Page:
Seriously, if you want a lead indicator that badly because you can't take the time it takes to play 5 games and train your aim to the weapons of your plane..... (i think you know where this is going)

Go play War Thunder Arcade Battles.

For once I'm playing WoWP and it feels like i'm actually flying a plane, instead of chasing a mouse around the screen with a brick for an aircraft.

 

He he, you got an upvote.

I don't want the lead indicator that badly. Judging by the number of battles you've played you must know even more than I that its comically easy to lead targets and hit right now. This is in part due to the increased maneuverability of planes and the increased bullet speed to nearly laser speed (slight exaggeration about the laser speed part).


 

I did by the way, play battles in previous iterations with the lead indicator turn off. I wouldn't do this more than occasionally because why deprive myself of an advantage that everyone has?


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scrapking #7 Posted 13 November 2017 - 12:16 AM

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Your math is wrong. It is not as simple as you presented it. The target might be 578m away from when you open fire, but the bullets travel more than 578m because your target has moved some distance away from where it was at the point in space when you opened fire. In that half second, your target has moved ~63m farther away. Assuming your time measurement is right, anyway.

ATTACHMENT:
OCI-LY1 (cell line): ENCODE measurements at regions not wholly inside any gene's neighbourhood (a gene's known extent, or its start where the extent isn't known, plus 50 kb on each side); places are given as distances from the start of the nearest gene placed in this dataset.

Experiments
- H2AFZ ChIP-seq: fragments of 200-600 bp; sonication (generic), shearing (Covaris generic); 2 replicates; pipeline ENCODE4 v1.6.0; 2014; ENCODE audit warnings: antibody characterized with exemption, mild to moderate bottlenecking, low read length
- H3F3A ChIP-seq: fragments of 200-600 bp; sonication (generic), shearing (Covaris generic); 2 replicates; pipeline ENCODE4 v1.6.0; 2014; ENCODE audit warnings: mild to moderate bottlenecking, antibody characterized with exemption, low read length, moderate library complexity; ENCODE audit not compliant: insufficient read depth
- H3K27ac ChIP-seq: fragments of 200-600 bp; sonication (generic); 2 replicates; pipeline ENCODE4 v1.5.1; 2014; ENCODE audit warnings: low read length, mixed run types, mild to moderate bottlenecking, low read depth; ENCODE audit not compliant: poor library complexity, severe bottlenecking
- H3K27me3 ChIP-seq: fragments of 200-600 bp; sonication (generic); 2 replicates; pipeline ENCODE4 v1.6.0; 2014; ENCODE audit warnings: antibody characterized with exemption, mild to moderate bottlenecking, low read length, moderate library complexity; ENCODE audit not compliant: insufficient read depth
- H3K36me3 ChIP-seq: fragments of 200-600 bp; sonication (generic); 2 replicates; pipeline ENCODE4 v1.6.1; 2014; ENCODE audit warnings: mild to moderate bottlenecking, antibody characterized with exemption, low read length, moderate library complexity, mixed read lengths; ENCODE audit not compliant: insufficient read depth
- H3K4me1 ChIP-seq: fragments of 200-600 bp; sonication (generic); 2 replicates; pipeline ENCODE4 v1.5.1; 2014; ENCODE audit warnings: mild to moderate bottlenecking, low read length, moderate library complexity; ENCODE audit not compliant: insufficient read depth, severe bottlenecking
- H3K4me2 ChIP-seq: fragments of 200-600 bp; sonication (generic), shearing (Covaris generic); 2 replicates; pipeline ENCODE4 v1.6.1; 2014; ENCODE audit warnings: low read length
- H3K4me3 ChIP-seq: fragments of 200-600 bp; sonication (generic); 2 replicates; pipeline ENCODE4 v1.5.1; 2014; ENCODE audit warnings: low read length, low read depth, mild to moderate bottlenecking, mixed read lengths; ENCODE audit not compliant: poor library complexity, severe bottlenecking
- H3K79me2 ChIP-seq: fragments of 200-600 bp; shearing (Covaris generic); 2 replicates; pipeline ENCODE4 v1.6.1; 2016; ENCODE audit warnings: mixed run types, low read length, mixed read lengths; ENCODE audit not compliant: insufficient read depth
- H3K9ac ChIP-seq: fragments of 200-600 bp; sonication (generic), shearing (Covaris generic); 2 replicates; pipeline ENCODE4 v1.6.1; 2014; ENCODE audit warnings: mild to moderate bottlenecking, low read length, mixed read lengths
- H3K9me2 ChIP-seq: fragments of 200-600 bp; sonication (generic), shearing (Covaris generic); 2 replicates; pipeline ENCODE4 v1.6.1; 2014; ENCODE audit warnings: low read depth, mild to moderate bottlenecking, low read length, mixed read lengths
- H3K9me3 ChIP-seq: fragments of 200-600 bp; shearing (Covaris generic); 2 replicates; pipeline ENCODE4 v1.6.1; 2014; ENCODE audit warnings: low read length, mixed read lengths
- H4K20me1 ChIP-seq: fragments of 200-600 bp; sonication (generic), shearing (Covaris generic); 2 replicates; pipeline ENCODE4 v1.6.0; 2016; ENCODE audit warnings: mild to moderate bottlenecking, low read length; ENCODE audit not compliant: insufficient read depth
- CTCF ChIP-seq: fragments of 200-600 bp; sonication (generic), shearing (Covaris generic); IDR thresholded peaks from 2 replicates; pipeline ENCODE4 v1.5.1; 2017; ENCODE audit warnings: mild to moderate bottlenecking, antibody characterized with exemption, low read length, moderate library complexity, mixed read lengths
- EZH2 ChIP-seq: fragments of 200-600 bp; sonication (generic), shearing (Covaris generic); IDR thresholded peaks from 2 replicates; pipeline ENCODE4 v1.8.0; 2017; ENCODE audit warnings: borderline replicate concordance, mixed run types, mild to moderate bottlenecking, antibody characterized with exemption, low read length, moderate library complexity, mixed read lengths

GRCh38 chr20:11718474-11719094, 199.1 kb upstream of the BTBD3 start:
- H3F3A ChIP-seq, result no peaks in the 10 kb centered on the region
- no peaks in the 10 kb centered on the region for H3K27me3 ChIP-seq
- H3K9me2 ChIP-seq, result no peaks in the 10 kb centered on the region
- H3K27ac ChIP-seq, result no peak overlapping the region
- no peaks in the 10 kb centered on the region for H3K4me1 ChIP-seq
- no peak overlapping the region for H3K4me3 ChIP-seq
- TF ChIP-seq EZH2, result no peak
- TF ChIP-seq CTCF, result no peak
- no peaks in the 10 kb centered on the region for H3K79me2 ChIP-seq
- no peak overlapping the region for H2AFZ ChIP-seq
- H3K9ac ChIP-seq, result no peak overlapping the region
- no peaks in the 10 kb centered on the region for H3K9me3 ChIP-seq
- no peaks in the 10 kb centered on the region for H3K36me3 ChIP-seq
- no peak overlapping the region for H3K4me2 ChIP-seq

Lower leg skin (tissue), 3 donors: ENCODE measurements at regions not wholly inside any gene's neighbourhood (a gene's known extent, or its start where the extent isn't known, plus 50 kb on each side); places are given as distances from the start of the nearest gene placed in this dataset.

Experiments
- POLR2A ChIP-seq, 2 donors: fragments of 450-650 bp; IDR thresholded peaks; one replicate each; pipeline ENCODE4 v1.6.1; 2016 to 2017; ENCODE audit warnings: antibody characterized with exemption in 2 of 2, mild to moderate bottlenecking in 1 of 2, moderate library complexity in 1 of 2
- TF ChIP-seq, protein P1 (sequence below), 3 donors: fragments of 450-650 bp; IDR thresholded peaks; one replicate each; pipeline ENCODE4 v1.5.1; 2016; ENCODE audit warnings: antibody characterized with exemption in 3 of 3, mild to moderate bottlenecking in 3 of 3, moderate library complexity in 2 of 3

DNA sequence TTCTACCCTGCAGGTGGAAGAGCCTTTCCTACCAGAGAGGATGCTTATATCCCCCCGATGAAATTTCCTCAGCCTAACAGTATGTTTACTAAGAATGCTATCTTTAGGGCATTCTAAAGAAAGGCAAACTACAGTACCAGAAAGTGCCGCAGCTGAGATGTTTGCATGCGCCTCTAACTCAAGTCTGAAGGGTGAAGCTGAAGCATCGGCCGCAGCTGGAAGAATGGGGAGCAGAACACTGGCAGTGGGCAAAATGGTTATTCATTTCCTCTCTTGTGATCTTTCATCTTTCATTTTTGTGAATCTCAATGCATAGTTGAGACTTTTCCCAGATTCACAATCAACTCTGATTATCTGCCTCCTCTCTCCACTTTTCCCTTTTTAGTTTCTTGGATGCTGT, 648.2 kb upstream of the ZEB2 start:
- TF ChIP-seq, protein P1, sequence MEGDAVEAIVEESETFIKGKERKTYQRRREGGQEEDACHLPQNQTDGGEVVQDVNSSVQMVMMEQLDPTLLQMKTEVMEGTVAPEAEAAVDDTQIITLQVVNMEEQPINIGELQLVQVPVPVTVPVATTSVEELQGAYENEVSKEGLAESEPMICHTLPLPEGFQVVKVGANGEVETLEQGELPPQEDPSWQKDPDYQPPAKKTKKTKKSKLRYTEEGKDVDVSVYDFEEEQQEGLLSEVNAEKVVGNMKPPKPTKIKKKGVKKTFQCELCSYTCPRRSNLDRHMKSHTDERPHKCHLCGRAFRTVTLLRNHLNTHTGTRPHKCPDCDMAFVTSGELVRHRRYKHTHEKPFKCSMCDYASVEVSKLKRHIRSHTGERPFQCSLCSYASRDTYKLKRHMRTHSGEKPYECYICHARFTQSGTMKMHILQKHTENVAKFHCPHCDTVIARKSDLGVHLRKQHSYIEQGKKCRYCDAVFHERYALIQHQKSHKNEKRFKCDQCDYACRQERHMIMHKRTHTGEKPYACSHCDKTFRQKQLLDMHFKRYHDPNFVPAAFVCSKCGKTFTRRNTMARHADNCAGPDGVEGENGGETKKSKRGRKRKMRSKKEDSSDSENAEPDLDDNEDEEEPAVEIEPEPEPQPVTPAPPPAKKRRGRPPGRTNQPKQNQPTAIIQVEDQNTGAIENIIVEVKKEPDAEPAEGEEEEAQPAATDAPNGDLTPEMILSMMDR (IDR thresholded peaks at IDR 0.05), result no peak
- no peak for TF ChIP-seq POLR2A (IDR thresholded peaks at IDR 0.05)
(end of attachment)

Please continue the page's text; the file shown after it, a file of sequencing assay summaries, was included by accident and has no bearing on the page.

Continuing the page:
​Granted this only exacerbates the issue you are pointing out, but it leads me to believe that like other games, there is some space compression going on.

mnbv_fockewulfe #8 Posted 13 November 2017 - 12:29 AM

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Read, same velocity, subtracted the velocity of the aircraft from the total velocity of the bullet.

Woops I did mess up.

I was recording the video at 25 fps.

5 frames divided by 25 frames in 1 second is only 0.2 seconds. :P


 

Therefore the muzzle velocity is: 2827m/s


 


 


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Pogo68 #9 Posted 13 November 2017 - 12:34 AM

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View Postmnbv_fockewulfe, on 12 November 2017 - 03:03 PM, said:

 

He he, you got an upvote.

I don't want the lead indicator that badly. Judging by the number of battles you've played you must know even more than I that its comically easy to lead targets and hit right now. This is in part due to the increased maneuverability of planes and the increased bullet speed to nearly laser speed (slight exaggeration about the laser speed part).

 

 

No kidding.

In realistic sim's I sometimes have to aim so far in front that the target plane is below my engine/cockpit bow frame that I can't see it anymore.


DICTA BOELCKE for WoWP
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    2. Always continue with an attack you have begun
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    5. In any type of attack, it is essential to assail your opponent from behind
    6. If your opponent dives on you, do not try run away from his attack, but fly to meet it
    7. When over the enemy's lines, always remember your own line of retreat
    8. It is better to attack in groups of four or six. Avoid two aircraft attacking the same opponent